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When the Nazis liquidate the Vilna ghetto, they send thousands of Jews to their deaths or to forced-labor camps. Others escape to the forest to join the partisans. Very few manage to hide. The Nazis also try to eliminate evidence of their efforts to murder Vilna’s Jews.
By Dr. Samuel Kassow
By the middle of 1943, Jews in the Vilna ghetto began to realize that the yearlong period of relative stability was about to end. The slaughter in April of 5,000 Jews, mostly young and able-bodied, at Ponar undercut Jacob Gens’s argument that Jewish labor could buy precious time. But most Jews in the ghetto saw no alternative.
The Wittenberg affair showed that, when forced to choose between Gens and the FPO resistance organization’s call to fight the Germans in the ghetto, most Jews still preferred to take their chances with Gens. After July 16, the FPO faced a serious internal crisis. Did it still make sense to stay in the ghetto? All the while, Soviet partisan commanders such as Fyodor Markov in the Narocz Forest ratcheted up the pressure on the FPO to leave the ghetto.
That summer, Gens still played both ends against the middle as he sought to reassure the Germans and at the same time rein in the FPO with promises to support the fighters at the moment of decision. But by mid-1943, this was a losing game. Jews continued to leave for the forest, despite Gens’s warnings that their actions endangered the entire ghetto. Gens accused one Jewish partisan whom Markov had sent to recruit armed fighters to leave the ghetto of gross irresponsibility:
You want to save Jews by taking them into the forests? Tell me, how many Jews will you be able to rescue this way, 100, 200, or let’s suppose even 500? These people will all be physically fit, those who insure [sic] the ghetto’s survival. You want to take out just these and leave to the mercy of God only the aged, the sick, and the children whom the German will liquidate at once. I shall not allow it. . . .
The situation on all the fronts is changing. . . . It may be that the Germans will be compelled to retreat and won’t have time to liquidate the ghetto. . . . We must not shorten its existence, even by one day. I shall fight for every day, and history will judge me for this in the future. (Yitzhak Arad, The Ghetto in Flames, p. 383.)
One splinter organization, the Yechiel Struggle Group, which was only loosely connected with the FPO, began to send fighters into the forests. However, the FPO, commanded by Abba Kovner following Wittenberg’s death, wavered. The Soviets demanded that the FPO send armed men—and no women, who made up 30 percent of the FPO’s membership.
The FPO leadership was in a bind. It was unthinkable to defy partisan commanders, who spoke in the name of the Soviet Union and the Red Army. But it was equally difficult to abandon the vision of a valiant battle in the ghetto that would redeem Jewish honor and even give the Jews of Vilna a chance to escape. Kovner compromised. On July 24, he sent one group to join Markov’s brigade in the Narocz Forest. But the FPO’s plan to fight in the ghetto remained unchanged, even though it was obvious that such an idea was fundamentally unrealistic.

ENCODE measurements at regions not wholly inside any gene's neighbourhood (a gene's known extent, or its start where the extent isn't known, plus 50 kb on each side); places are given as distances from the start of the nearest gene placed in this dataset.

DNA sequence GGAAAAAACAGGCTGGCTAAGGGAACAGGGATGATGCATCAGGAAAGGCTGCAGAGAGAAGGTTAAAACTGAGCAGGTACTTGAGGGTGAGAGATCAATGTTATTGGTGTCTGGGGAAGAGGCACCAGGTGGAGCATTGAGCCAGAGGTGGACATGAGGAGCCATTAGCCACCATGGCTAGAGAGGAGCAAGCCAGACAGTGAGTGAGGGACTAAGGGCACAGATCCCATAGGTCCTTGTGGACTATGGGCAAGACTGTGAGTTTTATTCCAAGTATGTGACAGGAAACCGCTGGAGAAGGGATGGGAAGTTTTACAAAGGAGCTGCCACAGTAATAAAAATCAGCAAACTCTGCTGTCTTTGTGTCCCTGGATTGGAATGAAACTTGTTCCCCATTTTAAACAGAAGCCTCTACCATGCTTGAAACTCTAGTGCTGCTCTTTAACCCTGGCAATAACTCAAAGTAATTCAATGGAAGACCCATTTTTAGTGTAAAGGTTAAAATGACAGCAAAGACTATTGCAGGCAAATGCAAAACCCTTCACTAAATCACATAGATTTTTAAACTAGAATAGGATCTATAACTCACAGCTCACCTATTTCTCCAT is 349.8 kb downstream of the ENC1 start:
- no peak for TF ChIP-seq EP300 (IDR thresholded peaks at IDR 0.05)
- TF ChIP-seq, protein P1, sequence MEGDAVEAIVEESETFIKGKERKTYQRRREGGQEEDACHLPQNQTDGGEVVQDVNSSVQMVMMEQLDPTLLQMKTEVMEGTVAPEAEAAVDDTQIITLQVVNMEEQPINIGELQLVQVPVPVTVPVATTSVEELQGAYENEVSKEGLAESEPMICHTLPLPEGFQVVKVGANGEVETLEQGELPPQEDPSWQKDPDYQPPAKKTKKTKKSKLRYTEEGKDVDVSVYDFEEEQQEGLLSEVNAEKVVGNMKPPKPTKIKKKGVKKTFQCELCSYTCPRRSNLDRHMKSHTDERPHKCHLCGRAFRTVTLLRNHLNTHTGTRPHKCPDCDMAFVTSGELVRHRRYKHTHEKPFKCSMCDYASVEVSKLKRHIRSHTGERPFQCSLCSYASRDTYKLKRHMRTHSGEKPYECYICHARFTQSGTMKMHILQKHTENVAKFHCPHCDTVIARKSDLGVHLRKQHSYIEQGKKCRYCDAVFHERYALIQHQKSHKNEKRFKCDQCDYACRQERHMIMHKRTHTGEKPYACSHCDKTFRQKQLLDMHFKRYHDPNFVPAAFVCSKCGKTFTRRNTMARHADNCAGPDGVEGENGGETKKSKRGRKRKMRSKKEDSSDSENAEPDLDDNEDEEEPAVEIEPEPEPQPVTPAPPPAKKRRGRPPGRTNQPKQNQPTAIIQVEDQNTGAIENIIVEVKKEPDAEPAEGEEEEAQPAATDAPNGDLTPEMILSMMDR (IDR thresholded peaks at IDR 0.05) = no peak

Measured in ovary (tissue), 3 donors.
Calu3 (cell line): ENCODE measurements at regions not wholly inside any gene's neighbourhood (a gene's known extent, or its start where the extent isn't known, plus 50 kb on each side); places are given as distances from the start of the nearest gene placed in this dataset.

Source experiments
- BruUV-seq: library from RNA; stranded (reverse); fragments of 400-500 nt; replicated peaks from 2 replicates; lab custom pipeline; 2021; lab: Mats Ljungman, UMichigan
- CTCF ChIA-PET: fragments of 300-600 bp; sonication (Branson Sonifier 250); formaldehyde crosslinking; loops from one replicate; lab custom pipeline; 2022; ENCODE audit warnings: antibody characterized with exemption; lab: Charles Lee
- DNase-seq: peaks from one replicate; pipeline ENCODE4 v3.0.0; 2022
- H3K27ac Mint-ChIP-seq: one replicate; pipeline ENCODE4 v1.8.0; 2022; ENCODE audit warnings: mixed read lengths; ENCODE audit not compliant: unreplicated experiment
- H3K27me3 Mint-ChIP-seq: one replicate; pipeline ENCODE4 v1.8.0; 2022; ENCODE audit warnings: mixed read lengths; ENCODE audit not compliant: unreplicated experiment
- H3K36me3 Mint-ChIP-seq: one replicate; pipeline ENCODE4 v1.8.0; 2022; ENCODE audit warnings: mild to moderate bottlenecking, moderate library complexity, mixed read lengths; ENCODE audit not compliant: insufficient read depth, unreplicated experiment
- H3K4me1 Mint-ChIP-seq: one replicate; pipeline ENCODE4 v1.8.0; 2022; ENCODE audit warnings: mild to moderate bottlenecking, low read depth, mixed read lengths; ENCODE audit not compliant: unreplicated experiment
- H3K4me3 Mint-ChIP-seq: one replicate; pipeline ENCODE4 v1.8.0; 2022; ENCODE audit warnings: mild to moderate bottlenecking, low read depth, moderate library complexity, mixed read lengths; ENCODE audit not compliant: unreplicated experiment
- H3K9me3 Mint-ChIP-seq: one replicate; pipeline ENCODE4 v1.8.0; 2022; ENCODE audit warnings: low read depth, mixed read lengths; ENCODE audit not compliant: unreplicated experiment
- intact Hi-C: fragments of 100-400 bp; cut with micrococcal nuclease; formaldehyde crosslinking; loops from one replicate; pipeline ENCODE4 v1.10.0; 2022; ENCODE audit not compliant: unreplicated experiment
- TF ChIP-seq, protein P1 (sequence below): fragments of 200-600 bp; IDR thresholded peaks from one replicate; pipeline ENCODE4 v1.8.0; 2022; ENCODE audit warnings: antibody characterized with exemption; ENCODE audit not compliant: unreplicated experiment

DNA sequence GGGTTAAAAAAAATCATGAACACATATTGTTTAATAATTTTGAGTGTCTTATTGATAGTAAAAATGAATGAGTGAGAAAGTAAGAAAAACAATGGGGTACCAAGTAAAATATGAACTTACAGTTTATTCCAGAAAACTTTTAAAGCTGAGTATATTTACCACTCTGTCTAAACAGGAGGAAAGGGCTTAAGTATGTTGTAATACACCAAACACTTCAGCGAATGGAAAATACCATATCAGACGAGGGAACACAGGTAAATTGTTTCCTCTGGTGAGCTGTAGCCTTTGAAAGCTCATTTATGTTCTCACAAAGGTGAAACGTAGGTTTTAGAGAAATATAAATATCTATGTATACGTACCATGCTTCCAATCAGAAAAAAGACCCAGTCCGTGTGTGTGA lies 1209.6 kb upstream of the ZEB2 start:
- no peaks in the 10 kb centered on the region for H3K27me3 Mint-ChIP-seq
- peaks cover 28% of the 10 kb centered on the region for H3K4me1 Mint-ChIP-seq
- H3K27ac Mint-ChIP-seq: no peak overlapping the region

What neither Gens nor the FPO knew that summer was that on June 21, 1943, SS leader Heinrich Himmler had ordered the liquidation of the remaining ghettos in Ostland, including the ghetto in Vilna. Productive Jews would live in tightly controlled camps. The rest would be murdered. As a first step, the Germans discontinued the labor details that worked outside the ghetto, dealing a serious blow to the ghetto’s food supply, which depended heavily on the daily smuggling by workers returning from their shifts.
The Vilna ghetto suffered a further setback when the Germans ambushed the FPO group that had left for the forests on July 24. A search of the fallen fighters revealed identification cards and work documents from the Vilna ghetto. Acting on this information, the Gestapo shot 32 relatives of the escapees.
A few days later, Bruno Kittel, a vicious SS officer who would play a major role in the final liquidation of the Vilna ghetto, announced that henceforth all Jews would bear collective responsibility for anyone who escaped. If a Jew left the ghetto for the forest, the Germans would shoot his entire family. If there were no close relatives, everyone who lived in the same building would die. An entire work detail would go to Ponar if one Jew was missing at the end of the day.
Samuel Bak, who was only eight years old at the time, remembered the terror that gripped the Jews after this new regime took effect. Dr. Mark Dvorzhetski recalled that when a Jew left a building at night to go to the latrine, his neighbors would follow him until he returned to bed. Jews did not let one another out of their sight. House commandants took roll call in the middle of the night.
Gens turned up the heat on the FPO. He summoned Kovner and told him that the Germans now knew that there was a resistance organization in the ghetto. He would no longer tolerate any attempts to escape to the forest. Furthermore, he demanded that the FPO hand over its arsenal to him for safekeeping: he would return the weapons when the moment came to fight. The FPO played for time and agreed to negotiate but handed over no weapons.
In August, the Germans began to implement Himmler’s order to close down the remaining ghettos, including in Vilna. On August 6, 1943, the Germans and Estonian auxiliaries seized a Jewish work detail at the Vilna airfield and other sites outside the ghetto and deported them to labor camps in Estonia. As the frightened, bewildered Jews waited to depart, Gens assured them that they were going to work, not to Ponar. In light of what had happened in April, Gens failed to calm the frightened crowd. But a week later, letters from the labor camps in Estonia arrived in the ghetto and tensions eased somewhat.
The Germans kept demanding that Gens round up more and more workers for Estonia. On August 25, they told him to provide 5,000 Jews—and grudgingly settled for 1,500. The one silver lining was that the regime of collective responsibility came to an end. The deportations had so jumbled orderly recordkeeping in the ghetto that the Germans could no longer implement their threats to shoot the relatives and neighbors of Jews who escaped the ghetto. This made it easier for the FPO to send more groups to the forest.